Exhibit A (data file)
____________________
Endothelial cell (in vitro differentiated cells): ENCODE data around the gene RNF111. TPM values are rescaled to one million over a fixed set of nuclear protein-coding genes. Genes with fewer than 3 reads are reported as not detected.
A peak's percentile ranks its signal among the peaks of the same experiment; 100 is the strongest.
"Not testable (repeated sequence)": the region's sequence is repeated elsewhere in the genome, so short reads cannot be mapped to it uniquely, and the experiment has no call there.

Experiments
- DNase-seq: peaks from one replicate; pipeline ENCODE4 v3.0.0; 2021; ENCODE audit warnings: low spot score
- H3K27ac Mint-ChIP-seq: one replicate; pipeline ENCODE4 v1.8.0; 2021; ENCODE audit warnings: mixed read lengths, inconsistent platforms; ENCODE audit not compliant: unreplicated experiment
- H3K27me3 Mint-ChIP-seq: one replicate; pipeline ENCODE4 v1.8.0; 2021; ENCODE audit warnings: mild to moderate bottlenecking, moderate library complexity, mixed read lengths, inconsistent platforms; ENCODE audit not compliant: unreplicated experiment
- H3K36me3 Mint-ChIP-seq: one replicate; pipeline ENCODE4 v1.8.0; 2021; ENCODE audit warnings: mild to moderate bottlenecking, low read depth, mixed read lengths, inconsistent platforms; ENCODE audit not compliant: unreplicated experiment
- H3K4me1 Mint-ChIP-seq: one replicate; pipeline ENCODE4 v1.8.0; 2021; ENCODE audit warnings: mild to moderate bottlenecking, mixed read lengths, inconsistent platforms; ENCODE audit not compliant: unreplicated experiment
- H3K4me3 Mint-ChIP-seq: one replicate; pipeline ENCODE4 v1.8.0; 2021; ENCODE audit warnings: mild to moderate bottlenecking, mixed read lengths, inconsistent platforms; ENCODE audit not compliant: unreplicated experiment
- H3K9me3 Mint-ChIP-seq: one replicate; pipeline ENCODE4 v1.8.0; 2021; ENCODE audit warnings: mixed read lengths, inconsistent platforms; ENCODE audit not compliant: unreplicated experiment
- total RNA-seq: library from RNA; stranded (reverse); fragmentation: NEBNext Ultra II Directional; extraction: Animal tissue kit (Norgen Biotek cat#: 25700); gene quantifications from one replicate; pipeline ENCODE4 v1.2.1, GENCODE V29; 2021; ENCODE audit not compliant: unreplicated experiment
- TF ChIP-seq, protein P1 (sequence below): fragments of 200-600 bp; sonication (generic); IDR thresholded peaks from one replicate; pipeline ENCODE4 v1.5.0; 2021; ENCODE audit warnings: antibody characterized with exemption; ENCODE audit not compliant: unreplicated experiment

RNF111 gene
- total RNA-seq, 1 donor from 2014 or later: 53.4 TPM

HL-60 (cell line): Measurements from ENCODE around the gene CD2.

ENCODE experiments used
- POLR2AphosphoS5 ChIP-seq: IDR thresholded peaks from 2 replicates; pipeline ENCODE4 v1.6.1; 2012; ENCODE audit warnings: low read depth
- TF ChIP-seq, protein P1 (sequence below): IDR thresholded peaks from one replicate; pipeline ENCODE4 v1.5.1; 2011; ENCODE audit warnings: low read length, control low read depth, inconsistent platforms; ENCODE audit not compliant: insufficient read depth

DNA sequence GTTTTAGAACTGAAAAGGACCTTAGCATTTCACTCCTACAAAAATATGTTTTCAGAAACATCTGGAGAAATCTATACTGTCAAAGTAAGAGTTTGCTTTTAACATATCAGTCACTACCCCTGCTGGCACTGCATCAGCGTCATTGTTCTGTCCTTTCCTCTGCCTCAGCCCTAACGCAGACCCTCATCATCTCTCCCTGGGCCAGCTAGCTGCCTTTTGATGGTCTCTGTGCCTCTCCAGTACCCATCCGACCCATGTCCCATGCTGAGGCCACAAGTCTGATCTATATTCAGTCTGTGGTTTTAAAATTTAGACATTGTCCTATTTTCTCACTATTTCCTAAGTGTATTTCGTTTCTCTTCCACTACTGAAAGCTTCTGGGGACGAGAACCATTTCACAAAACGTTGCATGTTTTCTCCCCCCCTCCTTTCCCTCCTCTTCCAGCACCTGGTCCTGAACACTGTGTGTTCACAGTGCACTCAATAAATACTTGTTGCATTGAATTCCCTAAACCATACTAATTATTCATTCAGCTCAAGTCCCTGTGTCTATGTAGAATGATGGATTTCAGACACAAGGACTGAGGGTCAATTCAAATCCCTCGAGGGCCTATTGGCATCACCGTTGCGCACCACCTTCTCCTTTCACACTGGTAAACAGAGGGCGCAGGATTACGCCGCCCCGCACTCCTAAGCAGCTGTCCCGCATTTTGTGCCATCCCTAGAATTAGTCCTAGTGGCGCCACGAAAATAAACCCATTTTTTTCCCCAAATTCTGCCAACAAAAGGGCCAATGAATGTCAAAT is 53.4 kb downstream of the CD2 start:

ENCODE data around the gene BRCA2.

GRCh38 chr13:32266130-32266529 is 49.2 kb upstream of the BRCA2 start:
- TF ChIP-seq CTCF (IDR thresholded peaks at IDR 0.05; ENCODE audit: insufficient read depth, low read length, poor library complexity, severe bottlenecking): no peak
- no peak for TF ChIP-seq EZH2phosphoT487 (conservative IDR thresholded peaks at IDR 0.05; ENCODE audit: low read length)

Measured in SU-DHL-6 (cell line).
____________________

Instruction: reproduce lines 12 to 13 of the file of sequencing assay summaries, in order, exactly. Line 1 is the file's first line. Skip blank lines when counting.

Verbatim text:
- total RNA-seq: library from RNA; stranded (reverse); fragmentation: NEBNext Ultra II Directional; extraction: Animal tissue kit (Norgen Biotek cat#: 25700); gene quantifications from one replicate; pipeline ENCODE4 v1.2.1, GENCODE V29; 2021; ENCODE audit not compliant: unreplicated experiment
- TF ChIP-seq, protein P1 (sequence below): fragments of 200-600 bp; sonication (generic); IDR thresholded peaks from one replicate; pipeline ENCODE4 v1.5.0; 2021; ENCODE audit warnings: antibody characterized with exemption; ENCODE audit not compliant: unreplicated experiment